Question on ISO-639:1988

Lee Gillam l.gillam at
Thu Jun 3 15:46:39 CEST 2004

Dear list members,

As a newcomer to this list (so only considering mails from this month), 
I'm finding some of the comments quite interesting. 

As a co-author to the paper being discussed, which I believe to be the
4-pages from the main scientific track at the recent Language Resources
and Evaluation Conference (LREC), held in Lisbon at the end of May, not
the 8-pages presented at a workshop, it is fascinating to me that a paper 
can provoke such discussion. Some academic papers are read by their
authors and very few others (if that!). Such discussion is excellent and 
further debate can only help to shape, structure and assist in the
required efforts to promote understanding of ALL these initiatives.

I would pose one caveat however - it's difficult to deal with all the
issues being raised in the scope of a 4-page, or even 8-page paper.
Some statements have to remain so generic as to be almost vacuous.
This is unfortunate, but unavoidable.

I don't know whether I've seen the (proposed? modified? adopted?)
latest RFC 3066 (2001 seems to be the common one I can find), and whether
it could be used to cover information organisation for linguistic
anthropology, e.g. studies of speech. Jeremy Carroll's identification 
of the need for use-cases, and how they would assist specific communities
of users is one that should be taken up - perhaps by all parties involved in
the definition of 639? Towards some kind of roadmap for adoption
or the like?

To take a slight aside, the 10 main classes, 100 divisions and 1000 
sections of the Dewey Decimal System do not specifically hint at the 
complexity of the Universal Decimal Classification, in which Bibilical 
Hebrew is listed with code 811.411.16'02, and Biblical Aramaic is listed 
with code 811.411.171.1'02. Although a specific researcher is more likely 
to only be interested in certain locations of works classified by this 
system, and is almost certainly not going to organise his bookcase
according to it, the classification of all works within a library remains 
a useful component in its storage. This does not prevent those with other
requirements from using different classification systems based on other
principles (with other presumptive "Universal" titles), e.g. the Lenoch 
Universal Classification, which may be better understood for that purpose. 
UDC and LUC are both broad and highly granular, although UDC probably
wins on number of classifiers.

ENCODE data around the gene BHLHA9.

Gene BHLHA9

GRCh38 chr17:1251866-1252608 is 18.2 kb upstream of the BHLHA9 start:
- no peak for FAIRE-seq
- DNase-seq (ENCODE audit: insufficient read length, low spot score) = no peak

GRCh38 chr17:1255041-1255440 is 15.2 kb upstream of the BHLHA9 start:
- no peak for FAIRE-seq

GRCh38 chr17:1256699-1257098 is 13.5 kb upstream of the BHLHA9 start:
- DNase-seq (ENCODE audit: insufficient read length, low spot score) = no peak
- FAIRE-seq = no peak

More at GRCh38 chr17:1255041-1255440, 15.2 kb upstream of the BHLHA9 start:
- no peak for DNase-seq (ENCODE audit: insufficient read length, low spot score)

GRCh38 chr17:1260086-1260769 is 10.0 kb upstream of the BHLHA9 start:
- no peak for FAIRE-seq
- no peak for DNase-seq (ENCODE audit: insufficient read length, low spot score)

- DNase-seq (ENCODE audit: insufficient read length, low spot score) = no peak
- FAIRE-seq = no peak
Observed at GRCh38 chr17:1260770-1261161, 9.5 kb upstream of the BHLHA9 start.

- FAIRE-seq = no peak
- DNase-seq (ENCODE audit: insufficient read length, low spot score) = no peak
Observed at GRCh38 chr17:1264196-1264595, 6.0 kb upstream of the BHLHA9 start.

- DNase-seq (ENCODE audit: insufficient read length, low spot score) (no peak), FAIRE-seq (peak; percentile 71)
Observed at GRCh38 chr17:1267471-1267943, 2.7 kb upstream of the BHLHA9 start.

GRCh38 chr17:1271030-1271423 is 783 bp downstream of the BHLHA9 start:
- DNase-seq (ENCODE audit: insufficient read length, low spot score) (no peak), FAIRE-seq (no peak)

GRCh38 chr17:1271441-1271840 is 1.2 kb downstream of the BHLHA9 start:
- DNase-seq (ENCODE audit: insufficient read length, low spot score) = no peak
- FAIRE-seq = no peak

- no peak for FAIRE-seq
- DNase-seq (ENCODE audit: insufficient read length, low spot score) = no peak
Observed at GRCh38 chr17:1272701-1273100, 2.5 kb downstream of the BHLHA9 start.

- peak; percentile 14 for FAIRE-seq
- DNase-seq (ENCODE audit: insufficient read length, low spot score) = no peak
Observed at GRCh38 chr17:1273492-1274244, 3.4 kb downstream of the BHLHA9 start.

The difference between an occasional need for additional granularity, 
versus any requirement for a system that can be used for all works, is
clear. Works that can be organised (shall we say classified) within the
context of some system can be related to other elements within that
system, whether or not that was the intention. For purposes such as
resource (or what some decide to call "knowledge") discovery, this can be
useful. The more axes along which information can be classified, even
using orthogonal systems of classifiers, the more it can be related to
other elements across systems and potentially support research questions
which have yet to be formulated. Obviously, the principle of least work
applies, so for example I would not use most of 639-1 for small ad hoc
resources. However if in doing so the mappings to other systems of
classifiers is available, others who did not originally use -1 may be
able to make use of it also, and I of their data, for mutual benefit.

On a slightly different subject, the Internet began militarily (ARPA),
and the Web did not start because business needed it but because a few 
physics researchers wanted to share information. HTML was produced as a 
means to do this, but others prefer PostScript and PDF to provide
consistency in presentation. While not trying to provide a history lesson,
the origins of certain technologies can be contrasted with their
business use. Grid computing does not yet appear to have moved from
academia to industry in any serious way because the business needs have
not been established, although a landmark publication comprising a review
of various technologies appeared in 1999 based on work of that decade -